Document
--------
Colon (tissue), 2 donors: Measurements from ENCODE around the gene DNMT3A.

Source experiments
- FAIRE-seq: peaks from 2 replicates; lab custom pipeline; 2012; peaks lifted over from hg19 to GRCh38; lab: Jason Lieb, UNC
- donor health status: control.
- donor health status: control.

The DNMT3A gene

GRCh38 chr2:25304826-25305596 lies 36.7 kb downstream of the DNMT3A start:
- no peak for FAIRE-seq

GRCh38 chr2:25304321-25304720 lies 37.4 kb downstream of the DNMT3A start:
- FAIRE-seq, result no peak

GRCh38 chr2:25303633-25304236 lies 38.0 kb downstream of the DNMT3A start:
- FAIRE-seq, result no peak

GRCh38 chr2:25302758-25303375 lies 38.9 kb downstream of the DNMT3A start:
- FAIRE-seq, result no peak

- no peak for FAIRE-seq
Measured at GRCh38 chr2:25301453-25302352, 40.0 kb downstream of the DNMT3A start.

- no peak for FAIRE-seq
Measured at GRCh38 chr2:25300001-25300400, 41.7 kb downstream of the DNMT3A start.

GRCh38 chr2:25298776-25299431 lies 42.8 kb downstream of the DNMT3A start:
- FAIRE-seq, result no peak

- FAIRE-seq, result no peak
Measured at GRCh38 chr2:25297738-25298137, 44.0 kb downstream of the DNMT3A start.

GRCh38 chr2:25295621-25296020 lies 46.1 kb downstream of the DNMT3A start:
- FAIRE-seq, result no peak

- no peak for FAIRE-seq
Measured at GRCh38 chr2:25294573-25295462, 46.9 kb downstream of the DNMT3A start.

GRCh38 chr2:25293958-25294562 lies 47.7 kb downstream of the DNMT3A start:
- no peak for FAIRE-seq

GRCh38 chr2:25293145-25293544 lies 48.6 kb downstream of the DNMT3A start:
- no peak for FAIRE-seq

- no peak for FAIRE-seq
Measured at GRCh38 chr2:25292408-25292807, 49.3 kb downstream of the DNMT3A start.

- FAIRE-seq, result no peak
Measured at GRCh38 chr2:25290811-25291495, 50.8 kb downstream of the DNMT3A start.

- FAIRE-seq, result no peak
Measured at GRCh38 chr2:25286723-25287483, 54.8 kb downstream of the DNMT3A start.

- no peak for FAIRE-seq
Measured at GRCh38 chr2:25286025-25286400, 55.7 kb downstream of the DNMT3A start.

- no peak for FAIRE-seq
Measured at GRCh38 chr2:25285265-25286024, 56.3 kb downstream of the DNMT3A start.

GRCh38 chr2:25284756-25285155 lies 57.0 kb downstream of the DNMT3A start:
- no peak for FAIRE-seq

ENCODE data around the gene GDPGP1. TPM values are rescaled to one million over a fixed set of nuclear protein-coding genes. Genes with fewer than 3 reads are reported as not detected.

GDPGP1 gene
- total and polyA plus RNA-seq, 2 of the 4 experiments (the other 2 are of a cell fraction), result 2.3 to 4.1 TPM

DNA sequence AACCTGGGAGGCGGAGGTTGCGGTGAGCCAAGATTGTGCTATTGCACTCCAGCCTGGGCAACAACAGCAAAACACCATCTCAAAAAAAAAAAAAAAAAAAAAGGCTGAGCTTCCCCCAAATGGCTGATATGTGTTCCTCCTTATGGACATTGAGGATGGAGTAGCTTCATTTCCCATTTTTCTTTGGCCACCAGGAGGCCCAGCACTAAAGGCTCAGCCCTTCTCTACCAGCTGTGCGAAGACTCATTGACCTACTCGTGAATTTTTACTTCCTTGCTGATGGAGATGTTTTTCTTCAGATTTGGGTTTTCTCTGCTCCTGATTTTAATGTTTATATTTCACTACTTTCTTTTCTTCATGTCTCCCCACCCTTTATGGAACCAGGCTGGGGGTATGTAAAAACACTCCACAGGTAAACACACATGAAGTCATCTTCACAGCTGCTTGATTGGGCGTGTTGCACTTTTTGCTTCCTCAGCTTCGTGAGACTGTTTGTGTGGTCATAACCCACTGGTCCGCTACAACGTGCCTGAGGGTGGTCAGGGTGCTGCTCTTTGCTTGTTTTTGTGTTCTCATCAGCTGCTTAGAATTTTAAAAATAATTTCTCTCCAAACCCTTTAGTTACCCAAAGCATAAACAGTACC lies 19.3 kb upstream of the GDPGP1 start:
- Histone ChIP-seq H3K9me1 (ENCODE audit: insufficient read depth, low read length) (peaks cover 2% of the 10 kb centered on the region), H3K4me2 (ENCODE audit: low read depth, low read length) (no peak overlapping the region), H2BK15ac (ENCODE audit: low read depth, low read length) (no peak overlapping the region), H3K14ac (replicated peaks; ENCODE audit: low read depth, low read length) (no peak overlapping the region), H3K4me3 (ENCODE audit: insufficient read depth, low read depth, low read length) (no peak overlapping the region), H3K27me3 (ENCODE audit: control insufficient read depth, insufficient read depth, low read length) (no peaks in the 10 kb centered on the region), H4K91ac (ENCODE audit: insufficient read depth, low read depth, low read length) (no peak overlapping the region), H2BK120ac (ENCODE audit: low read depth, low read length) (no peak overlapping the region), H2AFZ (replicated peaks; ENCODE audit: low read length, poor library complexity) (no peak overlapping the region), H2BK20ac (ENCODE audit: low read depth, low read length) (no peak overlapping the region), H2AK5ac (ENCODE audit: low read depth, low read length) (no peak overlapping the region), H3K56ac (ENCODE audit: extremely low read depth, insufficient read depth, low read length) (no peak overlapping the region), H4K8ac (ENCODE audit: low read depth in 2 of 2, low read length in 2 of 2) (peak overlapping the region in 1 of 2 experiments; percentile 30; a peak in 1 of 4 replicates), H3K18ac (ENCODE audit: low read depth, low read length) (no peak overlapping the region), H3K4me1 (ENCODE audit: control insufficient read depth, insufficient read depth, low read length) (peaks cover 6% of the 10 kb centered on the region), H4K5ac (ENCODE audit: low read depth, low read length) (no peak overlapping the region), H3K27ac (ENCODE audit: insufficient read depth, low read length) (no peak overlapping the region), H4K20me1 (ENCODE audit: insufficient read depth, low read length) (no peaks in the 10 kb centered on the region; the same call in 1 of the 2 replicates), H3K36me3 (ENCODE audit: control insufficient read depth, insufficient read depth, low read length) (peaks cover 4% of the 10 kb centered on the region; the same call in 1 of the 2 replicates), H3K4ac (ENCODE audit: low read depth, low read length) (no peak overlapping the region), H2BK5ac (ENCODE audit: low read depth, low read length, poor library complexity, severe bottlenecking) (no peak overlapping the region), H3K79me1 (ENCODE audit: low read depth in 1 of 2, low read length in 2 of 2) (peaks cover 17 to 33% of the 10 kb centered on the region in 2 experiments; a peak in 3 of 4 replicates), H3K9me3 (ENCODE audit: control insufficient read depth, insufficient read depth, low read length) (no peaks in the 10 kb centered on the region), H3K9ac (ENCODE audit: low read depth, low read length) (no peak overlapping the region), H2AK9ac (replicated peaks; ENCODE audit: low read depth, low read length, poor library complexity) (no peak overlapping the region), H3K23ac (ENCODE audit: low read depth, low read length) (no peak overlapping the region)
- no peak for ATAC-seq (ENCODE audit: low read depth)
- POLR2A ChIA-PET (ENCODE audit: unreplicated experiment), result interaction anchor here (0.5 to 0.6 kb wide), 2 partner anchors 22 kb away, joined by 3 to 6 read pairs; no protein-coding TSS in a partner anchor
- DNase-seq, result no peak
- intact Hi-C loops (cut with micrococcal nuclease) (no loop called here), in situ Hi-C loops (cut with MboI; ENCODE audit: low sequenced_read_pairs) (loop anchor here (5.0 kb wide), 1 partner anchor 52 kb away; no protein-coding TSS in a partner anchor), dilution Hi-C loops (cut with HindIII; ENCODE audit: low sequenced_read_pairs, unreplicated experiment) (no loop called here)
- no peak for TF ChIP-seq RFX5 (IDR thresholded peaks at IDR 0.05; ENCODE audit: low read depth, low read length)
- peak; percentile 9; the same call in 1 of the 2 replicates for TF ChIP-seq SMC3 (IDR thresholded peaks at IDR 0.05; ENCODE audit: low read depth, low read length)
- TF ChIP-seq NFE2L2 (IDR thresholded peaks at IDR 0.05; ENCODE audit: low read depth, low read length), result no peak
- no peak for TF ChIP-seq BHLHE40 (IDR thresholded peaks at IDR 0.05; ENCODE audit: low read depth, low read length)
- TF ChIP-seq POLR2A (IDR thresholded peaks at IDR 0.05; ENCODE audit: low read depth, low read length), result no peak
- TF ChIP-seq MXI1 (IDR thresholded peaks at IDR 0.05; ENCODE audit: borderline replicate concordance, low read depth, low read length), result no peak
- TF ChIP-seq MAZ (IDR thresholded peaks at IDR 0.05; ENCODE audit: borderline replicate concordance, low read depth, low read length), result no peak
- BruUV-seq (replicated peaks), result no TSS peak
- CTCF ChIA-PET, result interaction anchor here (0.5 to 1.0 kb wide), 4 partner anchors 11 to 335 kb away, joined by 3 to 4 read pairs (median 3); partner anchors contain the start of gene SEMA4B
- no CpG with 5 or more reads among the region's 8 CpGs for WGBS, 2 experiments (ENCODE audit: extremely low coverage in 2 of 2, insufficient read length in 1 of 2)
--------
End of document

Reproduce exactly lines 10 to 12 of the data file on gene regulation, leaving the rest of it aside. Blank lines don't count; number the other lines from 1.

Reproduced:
- FAIRE-seq, result no peak

GRCh38 chr2:25303633-25304236 lies 38.0 kb downstream of the DNMT3A start:
- FAIRE-seq, result no peak